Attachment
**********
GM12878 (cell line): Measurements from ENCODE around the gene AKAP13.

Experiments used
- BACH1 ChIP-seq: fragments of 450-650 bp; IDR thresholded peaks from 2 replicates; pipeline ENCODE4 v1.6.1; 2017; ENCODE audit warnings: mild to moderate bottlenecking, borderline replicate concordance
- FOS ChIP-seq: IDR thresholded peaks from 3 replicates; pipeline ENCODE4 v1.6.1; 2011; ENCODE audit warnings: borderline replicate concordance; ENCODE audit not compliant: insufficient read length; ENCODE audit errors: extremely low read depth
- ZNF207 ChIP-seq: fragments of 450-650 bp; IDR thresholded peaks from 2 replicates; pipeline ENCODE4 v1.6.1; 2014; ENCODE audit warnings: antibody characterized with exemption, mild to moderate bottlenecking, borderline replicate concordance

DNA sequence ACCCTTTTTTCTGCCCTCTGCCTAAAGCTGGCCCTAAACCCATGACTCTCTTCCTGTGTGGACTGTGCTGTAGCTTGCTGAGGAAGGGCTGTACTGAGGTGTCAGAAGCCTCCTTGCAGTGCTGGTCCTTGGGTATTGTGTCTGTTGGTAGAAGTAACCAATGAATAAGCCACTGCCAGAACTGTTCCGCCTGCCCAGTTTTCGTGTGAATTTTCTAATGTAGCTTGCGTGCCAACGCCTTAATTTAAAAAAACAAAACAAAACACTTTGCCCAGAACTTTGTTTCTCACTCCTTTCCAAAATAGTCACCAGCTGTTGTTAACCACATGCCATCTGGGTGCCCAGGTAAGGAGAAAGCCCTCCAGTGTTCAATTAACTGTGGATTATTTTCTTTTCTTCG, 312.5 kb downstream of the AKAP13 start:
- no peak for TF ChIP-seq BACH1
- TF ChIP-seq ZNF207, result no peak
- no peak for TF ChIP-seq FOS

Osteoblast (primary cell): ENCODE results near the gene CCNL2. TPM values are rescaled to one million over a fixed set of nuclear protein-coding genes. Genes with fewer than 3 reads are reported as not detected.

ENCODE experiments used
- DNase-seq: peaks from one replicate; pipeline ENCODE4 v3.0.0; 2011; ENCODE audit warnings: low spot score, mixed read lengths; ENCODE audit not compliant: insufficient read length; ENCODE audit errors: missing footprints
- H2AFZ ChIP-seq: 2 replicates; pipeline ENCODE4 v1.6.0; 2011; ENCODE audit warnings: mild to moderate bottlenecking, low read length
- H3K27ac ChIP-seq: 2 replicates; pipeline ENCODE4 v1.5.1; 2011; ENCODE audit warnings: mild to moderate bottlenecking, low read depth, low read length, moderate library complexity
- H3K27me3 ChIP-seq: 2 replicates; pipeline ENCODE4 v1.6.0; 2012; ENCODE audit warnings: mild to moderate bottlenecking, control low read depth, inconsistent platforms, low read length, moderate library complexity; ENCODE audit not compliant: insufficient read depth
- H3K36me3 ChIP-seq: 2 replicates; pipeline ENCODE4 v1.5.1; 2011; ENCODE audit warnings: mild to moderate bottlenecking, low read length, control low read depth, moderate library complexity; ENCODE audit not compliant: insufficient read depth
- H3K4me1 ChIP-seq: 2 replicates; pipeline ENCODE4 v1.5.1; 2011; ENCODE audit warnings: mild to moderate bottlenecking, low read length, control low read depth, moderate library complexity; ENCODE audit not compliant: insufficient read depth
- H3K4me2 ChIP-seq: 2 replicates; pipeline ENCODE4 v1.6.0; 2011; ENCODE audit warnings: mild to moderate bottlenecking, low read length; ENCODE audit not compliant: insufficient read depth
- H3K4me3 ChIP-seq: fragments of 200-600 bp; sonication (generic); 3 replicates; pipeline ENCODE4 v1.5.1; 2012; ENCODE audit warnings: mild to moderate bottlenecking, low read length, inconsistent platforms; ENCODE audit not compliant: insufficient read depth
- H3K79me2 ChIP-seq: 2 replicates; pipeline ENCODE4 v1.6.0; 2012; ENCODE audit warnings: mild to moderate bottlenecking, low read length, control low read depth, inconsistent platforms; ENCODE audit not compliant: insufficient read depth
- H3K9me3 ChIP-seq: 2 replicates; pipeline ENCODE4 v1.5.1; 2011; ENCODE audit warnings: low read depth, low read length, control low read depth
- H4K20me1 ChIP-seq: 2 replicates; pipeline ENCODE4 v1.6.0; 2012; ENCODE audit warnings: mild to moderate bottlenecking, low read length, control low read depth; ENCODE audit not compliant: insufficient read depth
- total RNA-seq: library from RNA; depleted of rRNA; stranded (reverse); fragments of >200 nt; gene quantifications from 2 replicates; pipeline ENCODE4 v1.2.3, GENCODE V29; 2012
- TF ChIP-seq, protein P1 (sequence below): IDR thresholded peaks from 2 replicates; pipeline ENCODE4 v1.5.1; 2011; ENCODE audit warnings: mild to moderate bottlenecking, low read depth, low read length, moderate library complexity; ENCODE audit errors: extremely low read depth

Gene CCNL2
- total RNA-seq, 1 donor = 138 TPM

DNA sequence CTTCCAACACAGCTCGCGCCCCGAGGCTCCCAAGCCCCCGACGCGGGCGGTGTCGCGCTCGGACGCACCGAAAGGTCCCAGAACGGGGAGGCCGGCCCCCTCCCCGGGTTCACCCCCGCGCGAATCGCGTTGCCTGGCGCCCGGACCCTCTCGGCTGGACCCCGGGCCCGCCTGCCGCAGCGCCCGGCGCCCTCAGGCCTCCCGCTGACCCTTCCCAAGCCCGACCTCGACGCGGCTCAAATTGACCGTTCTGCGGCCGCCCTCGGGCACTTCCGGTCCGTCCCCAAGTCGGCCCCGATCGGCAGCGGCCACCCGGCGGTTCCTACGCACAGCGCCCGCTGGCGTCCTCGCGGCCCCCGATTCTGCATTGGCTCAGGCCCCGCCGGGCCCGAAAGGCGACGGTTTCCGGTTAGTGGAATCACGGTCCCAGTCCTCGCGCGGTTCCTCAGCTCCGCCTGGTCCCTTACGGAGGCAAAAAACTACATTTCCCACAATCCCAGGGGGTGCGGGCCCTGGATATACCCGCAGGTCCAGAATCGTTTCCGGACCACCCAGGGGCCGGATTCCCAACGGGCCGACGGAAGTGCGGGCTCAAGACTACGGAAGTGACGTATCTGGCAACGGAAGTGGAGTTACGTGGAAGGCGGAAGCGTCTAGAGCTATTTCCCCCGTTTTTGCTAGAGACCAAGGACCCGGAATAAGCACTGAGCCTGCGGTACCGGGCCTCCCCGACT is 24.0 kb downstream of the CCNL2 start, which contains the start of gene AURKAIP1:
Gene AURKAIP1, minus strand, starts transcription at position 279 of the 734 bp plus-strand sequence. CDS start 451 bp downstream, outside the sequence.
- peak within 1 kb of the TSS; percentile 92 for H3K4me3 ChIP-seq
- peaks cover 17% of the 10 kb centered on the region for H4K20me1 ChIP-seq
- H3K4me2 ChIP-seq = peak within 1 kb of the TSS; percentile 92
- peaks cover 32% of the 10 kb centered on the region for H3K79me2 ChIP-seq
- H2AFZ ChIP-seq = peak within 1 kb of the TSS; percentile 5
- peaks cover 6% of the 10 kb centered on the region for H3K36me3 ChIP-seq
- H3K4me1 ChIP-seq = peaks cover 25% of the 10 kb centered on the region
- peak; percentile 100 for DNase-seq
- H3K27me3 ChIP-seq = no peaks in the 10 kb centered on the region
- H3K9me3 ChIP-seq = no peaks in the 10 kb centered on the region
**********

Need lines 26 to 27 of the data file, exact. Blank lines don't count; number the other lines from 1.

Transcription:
- total RNA-seq, 1 donor = 138 TPM

DNA sequence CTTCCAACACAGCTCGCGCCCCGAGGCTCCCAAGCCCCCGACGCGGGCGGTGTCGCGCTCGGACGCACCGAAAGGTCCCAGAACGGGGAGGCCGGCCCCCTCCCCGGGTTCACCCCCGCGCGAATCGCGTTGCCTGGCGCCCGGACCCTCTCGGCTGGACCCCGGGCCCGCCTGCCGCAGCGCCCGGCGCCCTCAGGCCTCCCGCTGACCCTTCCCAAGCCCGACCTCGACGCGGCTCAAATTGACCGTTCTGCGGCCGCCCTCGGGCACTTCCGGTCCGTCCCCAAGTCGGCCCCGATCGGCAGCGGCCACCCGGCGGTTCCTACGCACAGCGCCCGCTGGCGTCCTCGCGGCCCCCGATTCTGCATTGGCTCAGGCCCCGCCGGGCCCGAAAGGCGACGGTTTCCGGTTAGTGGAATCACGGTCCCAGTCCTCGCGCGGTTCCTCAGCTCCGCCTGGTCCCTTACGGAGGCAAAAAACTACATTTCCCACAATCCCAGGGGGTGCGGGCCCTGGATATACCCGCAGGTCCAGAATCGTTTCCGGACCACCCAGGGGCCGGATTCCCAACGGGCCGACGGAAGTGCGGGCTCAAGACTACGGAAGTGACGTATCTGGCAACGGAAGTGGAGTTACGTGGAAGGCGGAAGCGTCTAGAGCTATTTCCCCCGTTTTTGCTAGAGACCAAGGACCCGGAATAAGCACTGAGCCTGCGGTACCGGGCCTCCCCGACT is 24.0 kb downstream of the CCNL2 start, which contains the start of gene AURKAIP1: